Kiribati

Introduction


Through a Global Challenges collaboration between my supervisor, Dr Lucas Ihlein and ANCORS Senior Fellow Quentin Hanich, I had the privilege of going on a field trip to Kiribati recently. This was a scoping trip for me, exploring the possibilities for a collaborative project with ANCORS (Australian National Centre for Ocean Resources and Security, University of Wollongong) and how it ties in with my PhD practice and research.

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Kiribati 23/11/2016 – Water and Earth

Image: Viti Levu, Fiji

Today I am travelling from a large land mass (Australia), to a small landmass (Fiji), to an even smaller landmass (Kiribati). In Australia I have a sense of solid ground; the heft of ancient rock is a bulwark from which I view the ocean. It is a place where I can lightly step into the sea and savour the privilege of living by the coast. At present I am on the middle landmass, Fiji, which looks very small on a map and is dwarfed by the Pacific Ocean but has the comfort of seeming quite large when you are standing on the ground, with mountains in the background of the airport. Higher ground to run to if needed. I am yet to reach Kiribati, but from the images I’ve seen and the stories I’ve heard, the land is in a very tenuous relationship with the ocean.

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Kiribati 24/11/2016 – Touchdown

Image: Flying over South Tarawa on the approach to Kiribati

It turns out that Kiribati (the Gilbert Islands group that is) is not as far west as I thought. It’s north and slightly west of Fiji, pretty much on the equator. The Republic of Kiribati is made up of the Gilbert Islands, the Phoenix Islands and the Line Islands, spread over a huge ocean territory. Flying from the south towards Tarawa (the main island group of the Gilbert Islands) you see a number of coral atolls before Tarawa. The whole group of islands looks astonishing from the air, thin bands or curves or even rings of land surrounding internal lagoons. At this point it struck me that these islands are probably the tops of volcanos, active millions of years ago. Tarawa has by far the greatest chunk of the Kiribati population, but from the air even Tarawa looks deserted. All that I could see were coral reefs, barely prominent filaments of vegetated land surrounded by sand flats, channels between the islands in the Tarawa group and the most stunning array of blues, from turquoise to rich ultramarine.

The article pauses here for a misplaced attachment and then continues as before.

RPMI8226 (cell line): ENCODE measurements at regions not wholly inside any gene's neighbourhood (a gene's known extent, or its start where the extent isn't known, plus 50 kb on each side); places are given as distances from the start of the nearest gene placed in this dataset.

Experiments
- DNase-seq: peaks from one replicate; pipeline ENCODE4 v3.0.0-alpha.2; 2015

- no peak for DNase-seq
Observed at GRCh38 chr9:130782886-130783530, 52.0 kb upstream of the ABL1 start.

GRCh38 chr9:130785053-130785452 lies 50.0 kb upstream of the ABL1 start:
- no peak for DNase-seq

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Kiribati 25/11/2016 – Settling in

Image: Fema Lodge, Banreaba

Here I am, day two. I just paid $20 for 24 usable hours’ worth of internet access, so I’ll share that with Aurelie. It’s pretty challenging here. Fema Lodge is fine though, aside from the large population of rats living in the wall cavities and ceilings and generally creating a din day and night. The staff are lovely and so far I’ve had curried chicken and omelette and corn flakes with UHT milk and I’m fine). Bottled water is the only safe option here in Kiribati and I’m drinking heaps of water as it is so relentlessly hot. The airconditioning in our rooms is the only respite from the heat. Aurelie and I have the top floor of Fema to ourselves at present. It’s very basic but upmarket by Kiribati standards. There’s even an elderly security guard (no weapons, just a sleepy old dog named Watchman) at the front who just sits there all day looking out at the lagoon.

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Kiribati Friday 25/11/2016 – A Christmas party

Image: A traditional Kiribati house

We went to the Australian High Commission Christmas party in Bairiki. There were lots of people there, mainly Australians though not exclusively. It was held under a marquee on the tennis court. So far it’s the only place I’ve seen that has a swimming pool for staff use. The place is right on the water, though it’s not hard to be right on the water here. Some of the housing in Kiribati – which appears very makeshift but is no doubt built with the best resources available – is only a couple of metres from the water. There are houses made out of all sorts of materials, but the traditional structures don’t have walls or windows, just a platform raised from the ground with a roof that is made from coconut leaf thatching, or from various other industrial materials.

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Kiribati 26/11/2016 – Sightseeing and a fancy dinner